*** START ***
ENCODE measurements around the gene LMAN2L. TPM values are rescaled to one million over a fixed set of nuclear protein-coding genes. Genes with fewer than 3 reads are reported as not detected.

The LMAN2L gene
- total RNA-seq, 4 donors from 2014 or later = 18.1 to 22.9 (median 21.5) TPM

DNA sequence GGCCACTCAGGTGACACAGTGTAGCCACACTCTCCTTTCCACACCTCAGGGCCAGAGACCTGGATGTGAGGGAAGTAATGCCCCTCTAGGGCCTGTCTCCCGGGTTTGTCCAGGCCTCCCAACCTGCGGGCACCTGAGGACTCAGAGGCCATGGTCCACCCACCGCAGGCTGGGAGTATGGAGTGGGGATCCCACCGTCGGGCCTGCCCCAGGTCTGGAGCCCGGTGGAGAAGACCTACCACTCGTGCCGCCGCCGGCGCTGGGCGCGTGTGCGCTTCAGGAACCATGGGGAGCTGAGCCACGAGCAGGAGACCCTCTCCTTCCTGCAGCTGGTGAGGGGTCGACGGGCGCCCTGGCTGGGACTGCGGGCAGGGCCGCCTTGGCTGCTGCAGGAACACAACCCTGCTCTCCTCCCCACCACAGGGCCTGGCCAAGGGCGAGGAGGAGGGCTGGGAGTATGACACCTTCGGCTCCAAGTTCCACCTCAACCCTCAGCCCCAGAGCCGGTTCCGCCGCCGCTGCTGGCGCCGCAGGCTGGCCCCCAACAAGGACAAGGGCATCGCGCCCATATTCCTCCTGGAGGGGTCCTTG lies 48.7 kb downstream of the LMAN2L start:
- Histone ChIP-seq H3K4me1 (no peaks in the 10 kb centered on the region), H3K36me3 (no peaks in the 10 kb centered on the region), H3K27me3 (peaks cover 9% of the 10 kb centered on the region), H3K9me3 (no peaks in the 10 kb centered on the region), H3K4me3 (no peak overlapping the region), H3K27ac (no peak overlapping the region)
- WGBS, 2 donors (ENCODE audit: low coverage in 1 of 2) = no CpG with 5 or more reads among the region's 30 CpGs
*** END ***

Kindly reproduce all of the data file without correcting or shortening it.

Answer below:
ENCODE measurements around the gene LMAN2L. TPM values are rescaled to one million over a fixed set of nuclear protein-coding genes. Genes with fewer than 3 reads are reported as not detected.

The LMAN2L gene
- total RNA-seq, 4 donors from 2014 or later = 18.1 to 22.9 (median 21.5) TPM

DNA sequence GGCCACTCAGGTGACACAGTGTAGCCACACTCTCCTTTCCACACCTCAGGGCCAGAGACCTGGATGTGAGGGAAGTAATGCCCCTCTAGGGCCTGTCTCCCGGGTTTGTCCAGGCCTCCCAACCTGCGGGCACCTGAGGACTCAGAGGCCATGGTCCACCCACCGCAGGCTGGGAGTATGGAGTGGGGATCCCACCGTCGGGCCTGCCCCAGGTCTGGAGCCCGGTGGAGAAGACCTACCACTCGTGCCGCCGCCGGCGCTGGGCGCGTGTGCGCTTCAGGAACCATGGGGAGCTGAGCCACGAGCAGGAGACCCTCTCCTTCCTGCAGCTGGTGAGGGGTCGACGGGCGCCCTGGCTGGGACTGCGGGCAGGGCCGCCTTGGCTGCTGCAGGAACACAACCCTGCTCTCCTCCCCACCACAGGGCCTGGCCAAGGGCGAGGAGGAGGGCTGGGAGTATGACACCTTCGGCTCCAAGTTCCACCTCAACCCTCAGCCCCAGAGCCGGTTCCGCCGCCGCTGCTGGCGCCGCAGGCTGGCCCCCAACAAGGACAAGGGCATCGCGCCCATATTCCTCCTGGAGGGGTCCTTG lies 48.7 kb downstream of the LMAN2L start:
- Histone ChIP-seq H3K4me1 (no peaks in the 10 kb centered on the region), H3K36me3 (no peaks in the 10 kb centered on the region), H3K27me3 (peaks cover 9% of the 10 kb centered on the region), H3K9me3 (no peaks in the 10 kb centered on the region), H3K4me3 (no peak overlapping the region), H3K27ac (no peak overlapping the region)
- WGBS, 2 donors (ENCODE audit: low coverage in 1 of 2) = no CpG with 5 or more reads among the region's 30 CpGs